Student Government Association holds DACA forum


by Randy Paulson, Senior Staff Reporter

INDIANOLA, Iowa — A Simpson student and a guest speaker spoke Tuesday night about their immigration experiences in light of recent presidential action related to undocumented immigrants to a crowd of about 70 people in Hubbell Hall.

“It’s very important for everyone to know that people who come here undocumented are not, we’re not monsters. We’re not these horrible things we hear on the news,” said Sonia Reyes-Snyder, executive officer for Iowa’s Office of Latino Affairs.

Reyes-Snyder said she came to the United States from El Salvador when she was 16 years old, living first in California before moving to Iowa in 1997. After an earthquake hit El Salvador in 2000, she was granted temporary protected status and thus has a permit to work in the U.S.

Junior Cecilia Martinez also related their story growing up in Iowa as an undocumented immigrant and their experience as a recipient of Deferred Action for Childhood Arrivals, or DACA.

Martinez said their family brought them from northern Mexico to Iowa when they were 6 months old. The reason their family chose Iowa was because of family connections here.

“Growing up, I was not aware of my status,” Martinez said, later saying it wasn’t something their parents told them about when they were young. It wasn’t until one of their older brothers was arrested that Martinez found out when they were around 10 or 11 years old.

Even after Martinez’s brother was arrested and was deported, Martinez said their parents tried to shield them from the reality of what had happened. However, it was when Martinez got to high school and their peers began getting driver’s licenses and college scholarships that the reality of their status became clear.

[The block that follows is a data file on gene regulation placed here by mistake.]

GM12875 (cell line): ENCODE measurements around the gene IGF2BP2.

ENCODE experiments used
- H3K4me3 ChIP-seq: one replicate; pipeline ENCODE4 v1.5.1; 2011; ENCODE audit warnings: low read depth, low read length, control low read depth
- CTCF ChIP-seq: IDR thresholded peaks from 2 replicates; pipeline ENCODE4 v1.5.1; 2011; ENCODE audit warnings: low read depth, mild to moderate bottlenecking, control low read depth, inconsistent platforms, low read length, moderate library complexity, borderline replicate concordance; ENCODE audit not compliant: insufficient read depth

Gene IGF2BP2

“It was in that moment that I realized how limited I was in options that I have,” Martinez said. “And so, that was one of the reasons I picked Simpson, since it is a private college, and most all private colleges have the same tuition rate for everybody, whether you’re in-state, out-of-state or international.”

Martinez said they were granted DACA status in August 2015 after applying for it that spring.

“With that came my getting my first ever job, which is a work-study here at Simpson,” they said. “For me, this was amazing. I can make my own money, I can do all this stuff. And it really opened up a lot of doors for me personally.”

Reyes-Snyder said there are approximately 5,000 DACA recipients currently living in Iowa. “That’s a lot of people. A lot of youth, a lot of college students and a lot of workers,” she said.

With President Donald Trump’s announcement in September to phase out the DACA program by next March, Martinez and Reyes-Snyder explained what that means for recipients of the program.

Martinez held up a sign with the number 472 written on it, signifying the remaining days they have until their DACA status expires in late March.

“For me personally, this date falls right in the middle of my senior year spring semester,” Martinez said. “So, for that reason, I am graduating a semester early.”

When asked about the current mood surrounding Congress’ action regarding DACA and future immigration legislation, Reyes-Snyder said: “Right now, really, we’re just holding our breaths. There’s no indication that it’s going to be good.”

She said one thing all people can do to show support for DACA and related legislation is contact their representatives. She told the audience there are several bills in Congress that would simplify the citizenship process for undocumented immigrants, such as the bipartisan DREAM Act introduced in July.

She said she personally supports that bill because it is more inclusive than some of the other proposed bills.